Brainstorming activities and lively discussions where everybody’s welcome to speak their mind keep energy levels up and provide a personal stake for learners in the class. With BenQ interactive displays, EZWrite software facilitates collaboration with a host of digital whiteboard tools, from sticky notes to real time editing on the screen. 

Students who are in the classroom can also share their screen content via Instashare mirroring software, which can then be viewed by ones joining remotely, so students can show the whole class what’s on their computer while the interactive display serves as the focal point everyone comes back to for the most important feedback and conclusions. 

Gamification Scores a Win

Chances are the overwhelming majority of your students play video games, so it’s no surprise the gamification of class contents has been growing for a while now. 

Incorporating game-like goals, objectives, rewards, and other elements into classes proves very effective. Student engagement rises dramatically in gamified classes, as students become involved rather than remaining passive observers. The competitive spirit imbued by gamification gets everyone pumped for achievements and therefore is great for engagement. Team-based games play up peer relationships and create stronger bonds among students, and those are highly beneficial to the mental wellbeing of kids. 

The Kahoot! platform we’ve mentioned in previous articles has a plethora of games you can use, and we recommend you take a look for yourself. We also have some tips on teaching with Kahoot! on your interactive display.

Actively Engaged Teaching Style

Classes should have a more open-form approach. Ask questions, invite answers, and avoid lengthy stretches of passivity on the part of students. We have a more detailed look at how to set up a remote video conference class session using an interactive display to help you maintain an active and engaged class.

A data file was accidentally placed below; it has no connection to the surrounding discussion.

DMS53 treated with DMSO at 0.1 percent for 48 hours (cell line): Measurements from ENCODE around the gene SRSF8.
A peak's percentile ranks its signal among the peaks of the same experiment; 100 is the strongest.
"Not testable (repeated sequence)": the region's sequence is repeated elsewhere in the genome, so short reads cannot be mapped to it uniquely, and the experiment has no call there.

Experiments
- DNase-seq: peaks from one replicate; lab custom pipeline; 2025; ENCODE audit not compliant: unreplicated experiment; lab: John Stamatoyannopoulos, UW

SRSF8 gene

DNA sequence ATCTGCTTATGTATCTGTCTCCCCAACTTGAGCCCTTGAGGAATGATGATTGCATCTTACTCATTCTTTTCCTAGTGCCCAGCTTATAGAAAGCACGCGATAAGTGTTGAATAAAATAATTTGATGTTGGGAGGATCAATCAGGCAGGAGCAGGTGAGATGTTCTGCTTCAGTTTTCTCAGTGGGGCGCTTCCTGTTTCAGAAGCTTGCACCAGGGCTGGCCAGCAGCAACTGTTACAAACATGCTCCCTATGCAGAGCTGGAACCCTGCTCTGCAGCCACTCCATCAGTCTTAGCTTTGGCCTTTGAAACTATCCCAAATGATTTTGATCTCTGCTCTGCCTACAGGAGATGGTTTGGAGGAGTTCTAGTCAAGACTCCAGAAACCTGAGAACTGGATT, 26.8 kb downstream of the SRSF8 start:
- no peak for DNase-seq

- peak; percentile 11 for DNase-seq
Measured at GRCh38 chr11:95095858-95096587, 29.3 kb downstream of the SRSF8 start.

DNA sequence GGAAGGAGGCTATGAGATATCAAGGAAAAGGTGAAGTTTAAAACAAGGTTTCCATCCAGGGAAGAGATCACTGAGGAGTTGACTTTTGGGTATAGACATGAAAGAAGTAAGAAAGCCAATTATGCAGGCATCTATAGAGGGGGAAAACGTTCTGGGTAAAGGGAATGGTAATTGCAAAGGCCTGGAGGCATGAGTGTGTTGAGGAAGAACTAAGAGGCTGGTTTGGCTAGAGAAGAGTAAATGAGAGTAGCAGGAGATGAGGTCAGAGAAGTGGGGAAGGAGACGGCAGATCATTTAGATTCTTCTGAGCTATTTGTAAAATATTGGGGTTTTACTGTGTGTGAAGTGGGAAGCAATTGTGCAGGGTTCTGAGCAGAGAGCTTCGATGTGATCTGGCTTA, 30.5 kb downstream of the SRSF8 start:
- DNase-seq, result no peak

Community Focus

By community, we mean the spirit of the class. With interactive tools everyone can use, the class becomes a community, and you should welcome feedback. Students (and maybe parents) can provide feedback via tools like Google Classroom, which allow for privacy. Students can comment to you privately during the class if they’re too shy to voice an idea or opinion. This gives teachers and students new ways to interact, which is good for promoting a healthy community. 

With cloud accounts and storage, you can create a platform for learning and collaboration. A shared file folder acts as a location where students place content and work on it together, making changes and edits that can then be discussed. Students ask questions and provide answers directly to each other, with teachers later coming in to provide feedback and answers. This togetherness forms a community of learning, as opposed to just people in the same room. 

Moving Forward

Certainly there’s a connection between remote learning and the pandemic, but they needn’t always go together. Remote learning offers long term and will remain a force in education as we move on. This is the shape of the future. With the growth of the internet and related technologies we knew this was coming, and the speed of this evolution is only going to accelerate. While remote learning isn’t going to replace in-person learning, nor should it, it will certainly complement it to a growing extent, and it’s best to be.